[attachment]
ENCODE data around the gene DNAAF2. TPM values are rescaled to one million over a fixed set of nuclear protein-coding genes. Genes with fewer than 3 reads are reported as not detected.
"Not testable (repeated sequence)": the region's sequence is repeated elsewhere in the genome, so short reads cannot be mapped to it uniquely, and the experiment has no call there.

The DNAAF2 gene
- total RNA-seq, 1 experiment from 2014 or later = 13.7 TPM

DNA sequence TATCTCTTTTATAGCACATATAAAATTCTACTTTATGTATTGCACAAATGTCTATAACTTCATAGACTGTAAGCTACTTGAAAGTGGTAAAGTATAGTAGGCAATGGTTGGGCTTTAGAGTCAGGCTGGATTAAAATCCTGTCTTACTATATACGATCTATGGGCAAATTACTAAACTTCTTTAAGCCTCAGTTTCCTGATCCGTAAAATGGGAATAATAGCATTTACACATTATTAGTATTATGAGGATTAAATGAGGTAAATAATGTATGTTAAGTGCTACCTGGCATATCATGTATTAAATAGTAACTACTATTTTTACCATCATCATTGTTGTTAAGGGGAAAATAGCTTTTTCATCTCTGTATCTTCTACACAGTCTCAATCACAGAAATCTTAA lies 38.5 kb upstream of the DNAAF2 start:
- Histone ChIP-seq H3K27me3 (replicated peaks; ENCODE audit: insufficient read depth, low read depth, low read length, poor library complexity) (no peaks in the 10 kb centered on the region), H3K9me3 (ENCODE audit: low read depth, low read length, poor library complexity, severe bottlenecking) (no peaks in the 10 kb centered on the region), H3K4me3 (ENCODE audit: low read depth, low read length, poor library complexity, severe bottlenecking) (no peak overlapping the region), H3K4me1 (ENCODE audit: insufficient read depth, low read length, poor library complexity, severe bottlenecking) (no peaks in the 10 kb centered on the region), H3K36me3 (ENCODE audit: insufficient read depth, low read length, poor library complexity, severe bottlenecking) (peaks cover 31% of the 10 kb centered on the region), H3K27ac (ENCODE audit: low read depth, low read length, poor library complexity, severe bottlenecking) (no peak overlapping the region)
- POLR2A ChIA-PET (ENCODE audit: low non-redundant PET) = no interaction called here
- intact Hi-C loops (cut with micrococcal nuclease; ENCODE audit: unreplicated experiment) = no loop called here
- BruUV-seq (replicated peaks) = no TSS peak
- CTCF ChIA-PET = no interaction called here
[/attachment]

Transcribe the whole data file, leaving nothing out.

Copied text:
ENCODE data around the gene DNAAF2. TPM values are rescaled to one million over a fixed set of nuclear protein-coding genes. Genes with fewer than 3 reads are reported as not detected.
"Not testable (repeated sequence)": the region's sequence is repeated elsewhere in the genome, so short reads cannot be mapped to it uniquely, and the experiment has no call there.

The DNAAF2 gene
- total RNA-seq, 1 experiment from 2014 or later = 13.7 TPM

DNA sequence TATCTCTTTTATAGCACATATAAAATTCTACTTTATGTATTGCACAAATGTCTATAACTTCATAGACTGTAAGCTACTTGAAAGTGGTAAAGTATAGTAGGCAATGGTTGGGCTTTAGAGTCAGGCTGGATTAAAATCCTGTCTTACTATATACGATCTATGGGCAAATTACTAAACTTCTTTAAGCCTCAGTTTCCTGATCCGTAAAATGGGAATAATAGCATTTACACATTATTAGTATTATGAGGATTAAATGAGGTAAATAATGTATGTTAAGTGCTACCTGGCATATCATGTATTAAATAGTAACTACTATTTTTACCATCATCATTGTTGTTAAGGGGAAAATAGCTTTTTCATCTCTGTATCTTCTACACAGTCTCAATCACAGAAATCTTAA lies 38.5 kb upstream of the DNAAF2 start:
- Histone ChIP-seq H3K27me3 (replicated peaks; ENCODE audit: insufficient read depth, low read depth, low read length, poor library complexity) (no peaks in the 10 kb centered on the region), H3K9me3 (ENCODE audit: low read depth, low read length, poor library complexity, severe bottlenecking) (no peaks in the 10 kb centered on the region), H3K4me3 (ENCODE audit: low read depth, low read length, poor library complexity, severe bottlenecking) (no peak overlapping the region), H3K4me1 (ENCODE audit: insufficient read depth, low read length, poor library complexity, severe bottlenecking) (no peaks in the 10 kb centered on the region), H3K36me3 (ENCODE audit: insufficient read depth, low read length, poor library complexity, severe bottlenecking) (peaks cover 31% of the 10 kb centered on the region), H3K27ac (ENCODE audit: low read depth, low read length, poor library complexity, severe bottlenecking) (no peak overlapping the region)
- POLR2A ChIA-PET (ENCODE audit: low non-redundant PET) = no interaction called here
- intact Hi-C loops (cut with micrococcal nuclease; ENCODE audit: unreplicated experiment) = no loop called here
- BruUV-seq (replicated peaks) = no TSS peak
- CTCF ChIA-PET = no interaction called here